▪ School year cannot start earlier than the Monday closest to August 26 and must end no later than theFriday closest to June 11;

▪ Must have a minimum of 185 days OR 1,025 hours of instruction;

▪ Must have at least ten (10) teacher workdays;

▪ Have a minimum of ten (10) annual vacation leave days;

▪ Have the same or an equivalent number of legal holidays occurring within the school calendar as those designated by the State Personnel Commission for State employees;

▪ School shall not be held on Sunday or Veterans Day

Our board firmly believes that we do not live in a “one-size fits all” state – each community has its own unique requirements and needs, and local school districts should be able to set their own school calendar to meet the local uniqueness in the best ways. This encroachment by the General Assembly has greatly eroded school districts’ flexibility in deciding what is best for its own community. Some legislators recognize just how illogical the current calendar law is, and they have tried to help school districts across the state regain the much-needed flexibility by introducing amendments to the calendar law.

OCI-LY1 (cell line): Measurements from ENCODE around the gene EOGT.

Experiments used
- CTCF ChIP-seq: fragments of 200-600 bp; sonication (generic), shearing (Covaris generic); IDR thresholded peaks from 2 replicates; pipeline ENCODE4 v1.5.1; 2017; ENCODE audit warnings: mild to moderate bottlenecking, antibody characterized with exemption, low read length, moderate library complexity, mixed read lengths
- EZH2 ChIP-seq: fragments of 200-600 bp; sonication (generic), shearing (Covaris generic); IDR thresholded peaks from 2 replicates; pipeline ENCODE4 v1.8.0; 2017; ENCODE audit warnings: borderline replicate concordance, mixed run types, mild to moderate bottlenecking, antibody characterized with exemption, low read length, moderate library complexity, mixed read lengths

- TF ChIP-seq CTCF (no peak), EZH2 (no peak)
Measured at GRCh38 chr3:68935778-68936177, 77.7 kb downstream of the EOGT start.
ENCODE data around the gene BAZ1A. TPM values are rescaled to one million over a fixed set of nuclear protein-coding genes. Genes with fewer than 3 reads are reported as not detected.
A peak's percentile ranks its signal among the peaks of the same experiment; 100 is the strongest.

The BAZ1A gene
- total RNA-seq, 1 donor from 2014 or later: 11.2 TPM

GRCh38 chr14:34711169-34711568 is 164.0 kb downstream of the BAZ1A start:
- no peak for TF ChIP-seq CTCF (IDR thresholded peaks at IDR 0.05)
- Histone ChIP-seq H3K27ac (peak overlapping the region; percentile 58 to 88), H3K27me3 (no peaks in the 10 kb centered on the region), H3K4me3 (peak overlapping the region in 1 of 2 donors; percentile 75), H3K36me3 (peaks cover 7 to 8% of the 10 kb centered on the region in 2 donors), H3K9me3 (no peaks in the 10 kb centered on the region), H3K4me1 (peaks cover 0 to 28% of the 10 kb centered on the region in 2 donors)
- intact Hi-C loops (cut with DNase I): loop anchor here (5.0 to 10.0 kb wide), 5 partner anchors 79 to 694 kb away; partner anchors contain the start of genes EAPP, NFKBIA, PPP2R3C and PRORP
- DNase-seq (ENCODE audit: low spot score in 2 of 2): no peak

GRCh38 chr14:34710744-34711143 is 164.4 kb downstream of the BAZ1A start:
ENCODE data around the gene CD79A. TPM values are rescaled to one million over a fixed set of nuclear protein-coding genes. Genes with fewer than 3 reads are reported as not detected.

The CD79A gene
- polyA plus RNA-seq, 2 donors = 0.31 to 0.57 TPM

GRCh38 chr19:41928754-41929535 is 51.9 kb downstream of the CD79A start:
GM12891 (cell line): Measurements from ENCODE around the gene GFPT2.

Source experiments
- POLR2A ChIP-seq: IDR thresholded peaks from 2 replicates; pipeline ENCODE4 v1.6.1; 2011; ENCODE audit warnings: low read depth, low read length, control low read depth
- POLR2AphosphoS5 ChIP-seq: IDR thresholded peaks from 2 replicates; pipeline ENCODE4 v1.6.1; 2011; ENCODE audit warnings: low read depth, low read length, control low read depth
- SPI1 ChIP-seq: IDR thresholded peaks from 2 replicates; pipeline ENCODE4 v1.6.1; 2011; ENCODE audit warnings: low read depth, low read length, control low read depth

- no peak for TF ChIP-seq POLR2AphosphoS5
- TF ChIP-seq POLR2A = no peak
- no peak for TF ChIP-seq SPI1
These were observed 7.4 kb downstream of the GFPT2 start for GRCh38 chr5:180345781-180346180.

We are sorry to say that past amendment proposals have been unsuccessful and the inflexible calendar law remains intact and continues to limit communities on how to tackle make up days in ways that are best for their particular communities. Please know that our own local legislative delegation understands how the current law hamstrings us, and they are willing to introduce local legislation that would bring those types of decisions back to the local level instead of our district having to adhere to a one-size fits all school calendar.

On Feb. 9, the Orange County Board of Education approved, and submitted to members of the Orange County Legislative Delegation for consideration, a resolution requesting calendar flexibility. Numerous other school boards across the state are following this same path. Collectively, we pledge to work very hard to seek changes in the law, because unless or until the General Assembly changes the law or grants flexibility to local school districts, we are all bound to the current requirements and must rely upon options available within the prescribed start and end dates such as Saturday school, spring break and adding time to the school day as options for makeup days.

We invite you to join us in encouraging General Assembly members across the state to support giving school calendar control and flexibility back to local boards of Education. Write or call them to let them know how important the changes would be to your family and our community.

The letter was submitted by Stephen Halkiotis, chairman of the Orange County Board of Education; Tony McKnight, vice chairman; Tom Carr, Donna Coffey, Lawrence Sanders and Brenda Stephens.